If anything went right with Eternal Silence, it was the technology. We set our goals early on, and they were ambitious, but thanks to some educated guesses, they were all possible. We had many things going for us. First, we were a space combat mod, which meant collisions in space would be rare and the physics would be simple. We had well-defined portals between the worlds of FPS and space (unlike, say, Battlefield). We had separate scales so we could get maximum precision in both worlds without maxing out the engine’s map size. This all contributed to making the tech work and making Eternal Silence all the more impressive.
The bulk of the technology work in Eternal Silence was implementing the transition between space and infantry. This was done using a feature that was announced early on in the development of Half-Life 2: the 3D skybox. The space world in Eternal Silence uses a scale of 1 unit to 1 meter, while the indoor areas use 1 unit to 1 inch. This gap had to be resolved with a clever rendering trick and some teleporters. We had to hack the depth buffer in the 3D skybox rendering code so the worlds could properly intersect. The initial plan was to allow moving capital ships, so this design had a huge advantage. We could move the shell and the outer teleporter without having to move all the stuff inside. In the end, this was cut, but the technology was there, and it’s still possible to make maps with moving capital ships.
Early on, the mod was extremely laggy. We discovered this during our first release. After that rude awakening, the network code was highly optimized and is now extremely solid. The mod can run on a modem with the right settings, and that’s a testament to the hacks and tricks used to keep the mod lag free, but very playable. With the amount of things going on at once, especially in space, it’s amazing that the game can still run smoothly.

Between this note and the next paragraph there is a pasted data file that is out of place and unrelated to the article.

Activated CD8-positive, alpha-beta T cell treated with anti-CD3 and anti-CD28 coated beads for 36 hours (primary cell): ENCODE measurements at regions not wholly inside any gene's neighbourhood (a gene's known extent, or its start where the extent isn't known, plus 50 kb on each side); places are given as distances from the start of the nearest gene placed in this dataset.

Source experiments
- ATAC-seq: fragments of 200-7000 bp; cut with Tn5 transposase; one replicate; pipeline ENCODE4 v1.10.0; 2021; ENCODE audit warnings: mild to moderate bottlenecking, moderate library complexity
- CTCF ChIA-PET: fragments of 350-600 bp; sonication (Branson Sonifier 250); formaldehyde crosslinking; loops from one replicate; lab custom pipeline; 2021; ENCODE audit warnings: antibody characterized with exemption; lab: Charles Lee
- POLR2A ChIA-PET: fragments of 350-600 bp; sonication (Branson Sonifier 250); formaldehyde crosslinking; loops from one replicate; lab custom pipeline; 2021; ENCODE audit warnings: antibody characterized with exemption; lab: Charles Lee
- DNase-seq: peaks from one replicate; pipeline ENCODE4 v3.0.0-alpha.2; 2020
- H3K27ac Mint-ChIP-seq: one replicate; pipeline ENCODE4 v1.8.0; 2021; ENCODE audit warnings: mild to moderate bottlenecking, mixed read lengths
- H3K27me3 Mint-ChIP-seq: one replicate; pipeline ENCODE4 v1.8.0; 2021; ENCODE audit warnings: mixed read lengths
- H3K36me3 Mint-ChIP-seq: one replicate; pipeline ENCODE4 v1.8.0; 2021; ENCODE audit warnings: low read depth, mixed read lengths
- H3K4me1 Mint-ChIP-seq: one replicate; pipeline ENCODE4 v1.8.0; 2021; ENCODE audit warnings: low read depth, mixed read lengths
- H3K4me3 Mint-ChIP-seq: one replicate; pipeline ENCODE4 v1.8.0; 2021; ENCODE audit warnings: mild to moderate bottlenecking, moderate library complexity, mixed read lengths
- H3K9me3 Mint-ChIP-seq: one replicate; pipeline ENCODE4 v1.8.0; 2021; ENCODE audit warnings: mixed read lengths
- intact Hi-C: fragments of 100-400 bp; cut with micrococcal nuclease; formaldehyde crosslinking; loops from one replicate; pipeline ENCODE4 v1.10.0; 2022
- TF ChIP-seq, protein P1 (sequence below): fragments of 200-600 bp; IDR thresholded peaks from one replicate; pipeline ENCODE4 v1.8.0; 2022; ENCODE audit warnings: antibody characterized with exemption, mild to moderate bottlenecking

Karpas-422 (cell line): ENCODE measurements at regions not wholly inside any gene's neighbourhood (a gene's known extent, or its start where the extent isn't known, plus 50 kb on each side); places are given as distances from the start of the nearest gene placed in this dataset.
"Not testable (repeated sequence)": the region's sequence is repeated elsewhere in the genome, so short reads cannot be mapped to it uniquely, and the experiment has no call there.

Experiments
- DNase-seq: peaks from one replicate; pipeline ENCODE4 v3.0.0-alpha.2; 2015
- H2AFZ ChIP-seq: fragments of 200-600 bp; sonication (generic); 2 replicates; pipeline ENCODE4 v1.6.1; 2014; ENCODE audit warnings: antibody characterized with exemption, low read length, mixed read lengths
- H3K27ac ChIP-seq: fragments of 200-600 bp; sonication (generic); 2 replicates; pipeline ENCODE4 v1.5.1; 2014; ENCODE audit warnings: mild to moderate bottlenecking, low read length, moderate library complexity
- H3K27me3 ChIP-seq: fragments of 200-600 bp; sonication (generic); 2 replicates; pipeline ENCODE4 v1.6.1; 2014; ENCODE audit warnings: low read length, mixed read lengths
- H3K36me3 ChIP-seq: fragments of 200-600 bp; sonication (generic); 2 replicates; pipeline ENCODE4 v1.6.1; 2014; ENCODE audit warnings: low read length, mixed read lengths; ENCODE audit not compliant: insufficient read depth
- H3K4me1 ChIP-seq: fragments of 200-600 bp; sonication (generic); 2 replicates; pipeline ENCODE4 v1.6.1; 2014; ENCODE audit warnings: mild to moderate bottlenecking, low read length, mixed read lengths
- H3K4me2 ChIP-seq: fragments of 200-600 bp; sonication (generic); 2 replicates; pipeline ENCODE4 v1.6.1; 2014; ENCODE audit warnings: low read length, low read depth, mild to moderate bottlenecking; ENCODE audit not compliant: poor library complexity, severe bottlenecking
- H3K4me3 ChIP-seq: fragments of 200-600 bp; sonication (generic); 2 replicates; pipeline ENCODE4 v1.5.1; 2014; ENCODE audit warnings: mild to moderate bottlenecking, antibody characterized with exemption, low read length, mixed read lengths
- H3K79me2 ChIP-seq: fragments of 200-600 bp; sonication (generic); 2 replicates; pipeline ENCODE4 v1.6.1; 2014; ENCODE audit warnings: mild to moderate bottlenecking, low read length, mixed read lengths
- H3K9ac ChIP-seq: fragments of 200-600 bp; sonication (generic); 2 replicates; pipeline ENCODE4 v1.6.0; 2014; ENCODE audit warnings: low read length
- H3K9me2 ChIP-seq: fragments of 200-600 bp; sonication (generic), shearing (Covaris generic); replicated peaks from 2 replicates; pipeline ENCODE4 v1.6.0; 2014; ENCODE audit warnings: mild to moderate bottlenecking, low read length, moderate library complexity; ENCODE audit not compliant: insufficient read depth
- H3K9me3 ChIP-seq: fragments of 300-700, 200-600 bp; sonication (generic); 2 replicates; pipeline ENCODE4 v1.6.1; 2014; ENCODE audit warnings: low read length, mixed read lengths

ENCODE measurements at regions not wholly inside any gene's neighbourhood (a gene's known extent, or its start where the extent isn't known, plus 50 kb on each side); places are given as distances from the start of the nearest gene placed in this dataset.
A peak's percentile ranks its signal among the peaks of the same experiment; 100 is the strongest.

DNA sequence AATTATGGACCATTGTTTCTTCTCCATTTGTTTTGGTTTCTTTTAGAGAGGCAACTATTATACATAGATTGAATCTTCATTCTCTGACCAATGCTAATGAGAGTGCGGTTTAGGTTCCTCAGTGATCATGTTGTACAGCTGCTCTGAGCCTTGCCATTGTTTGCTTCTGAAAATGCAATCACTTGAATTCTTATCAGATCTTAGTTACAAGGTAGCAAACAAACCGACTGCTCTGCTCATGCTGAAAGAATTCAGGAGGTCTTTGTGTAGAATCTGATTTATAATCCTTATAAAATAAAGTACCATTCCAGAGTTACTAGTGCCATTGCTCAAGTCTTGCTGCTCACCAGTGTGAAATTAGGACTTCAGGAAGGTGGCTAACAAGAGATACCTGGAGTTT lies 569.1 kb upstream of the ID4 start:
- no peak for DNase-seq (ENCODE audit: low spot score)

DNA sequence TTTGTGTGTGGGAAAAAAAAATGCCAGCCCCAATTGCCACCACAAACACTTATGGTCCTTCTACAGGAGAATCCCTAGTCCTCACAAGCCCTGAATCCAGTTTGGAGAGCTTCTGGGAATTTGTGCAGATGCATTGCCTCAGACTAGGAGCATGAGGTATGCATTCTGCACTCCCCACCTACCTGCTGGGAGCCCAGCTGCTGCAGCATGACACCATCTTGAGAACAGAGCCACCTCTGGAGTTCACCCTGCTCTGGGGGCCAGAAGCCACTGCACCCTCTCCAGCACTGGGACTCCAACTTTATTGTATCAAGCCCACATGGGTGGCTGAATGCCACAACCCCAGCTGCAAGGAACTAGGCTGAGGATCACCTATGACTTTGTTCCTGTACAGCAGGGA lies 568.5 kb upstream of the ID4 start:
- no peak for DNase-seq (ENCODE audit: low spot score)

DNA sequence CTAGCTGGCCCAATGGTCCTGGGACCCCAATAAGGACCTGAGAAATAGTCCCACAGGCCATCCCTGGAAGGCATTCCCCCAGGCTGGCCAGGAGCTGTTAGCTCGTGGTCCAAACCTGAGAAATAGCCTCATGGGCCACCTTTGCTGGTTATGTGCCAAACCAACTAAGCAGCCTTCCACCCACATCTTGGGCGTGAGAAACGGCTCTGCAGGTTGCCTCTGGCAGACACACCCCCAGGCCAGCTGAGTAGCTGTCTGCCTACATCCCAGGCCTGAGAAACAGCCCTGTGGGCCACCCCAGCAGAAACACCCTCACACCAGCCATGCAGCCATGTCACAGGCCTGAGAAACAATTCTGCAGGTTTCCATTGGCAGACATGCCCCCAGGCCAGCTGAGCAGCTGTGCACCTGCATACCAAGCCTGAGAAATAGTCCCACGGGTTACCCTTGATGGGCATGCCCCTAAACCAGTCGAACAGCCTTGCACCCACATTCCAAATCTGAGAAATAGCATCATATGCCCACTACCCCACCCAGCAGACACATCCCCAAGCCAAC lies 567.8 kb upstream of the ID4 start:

Since our goals were so focused on a cinematic experience, it became very important to deliver that feature to players with lots of effects, bullets, lasers, missiles etc. Keeping all these things in check from a networking point of view was a huge challenge. We implemented many forms of culling to minimize lag. This meant only sending information about ships which are near you (within 1.5 km) rather than let the Half-Life 2 engine treat space as a large room. It meant limiting visibility inside the hangar until it is absolutely needed and compressing messages to the most extreme levels possible. This was so successful that the network and CPU footprint of players in space is actually smaller than players on foot. This allowed us to show dozens of constantly moving players, missiles, bullets to the player without a hitch.
Eternal Silence is also the mod I know of to support fully predicted vehicles. This means you can fly in space with virtually no input delay. It was a huge pain to put in, but the payoff is well worth it when you can play in space with the same smoothness you get on foot.
One of our greatest successes with Eternal Silence was the use of our beta testers. Early on our beta testing was virtually non-existent. We had a team, but we were giving out the slots as prizes. We didn’t really organize testing much more than sending an email to everyone before a planned time. Distributing builds was also a big issue. After our first release, we quickly turned this around, and strong testing was one of the reasons the mod was fun to play.
It was clear after our first release that the mod needed to be better tested before we released it to the public. We had the beta team, but it was pretty much useless. A member of our team decided to take it upon himself to change this. He organized the beta team and set strict rules which all testers had to follow upon joining. This was essentially a contract saying you had to show up at a certain time every week and submit a report to the staff with your feedback. This had the immediate effect of removing all the dead members on the team overnight, since they were quickly thrown out. When we started accepting new beta testers, we found a few of them would try the game a week or two but then fade away. We never kept these people on, and our strict rules helped keep the team tight. The testers that did stay appreciated the organization and structure we had given the team, and the result was better feedback.
Testers felt that they could truly influence the development of the mod, and the weekly reports were invaluable to testing new features as we put them in. We had many veteran beta testers which stayed with the project all the way to the end. A few of them even joined the team, and pushed the game in new directions we never would have tried ourselves. Our beta program was a great success.
Written by Dan Menard (MadMechwarrior)
Next: What Went Wrong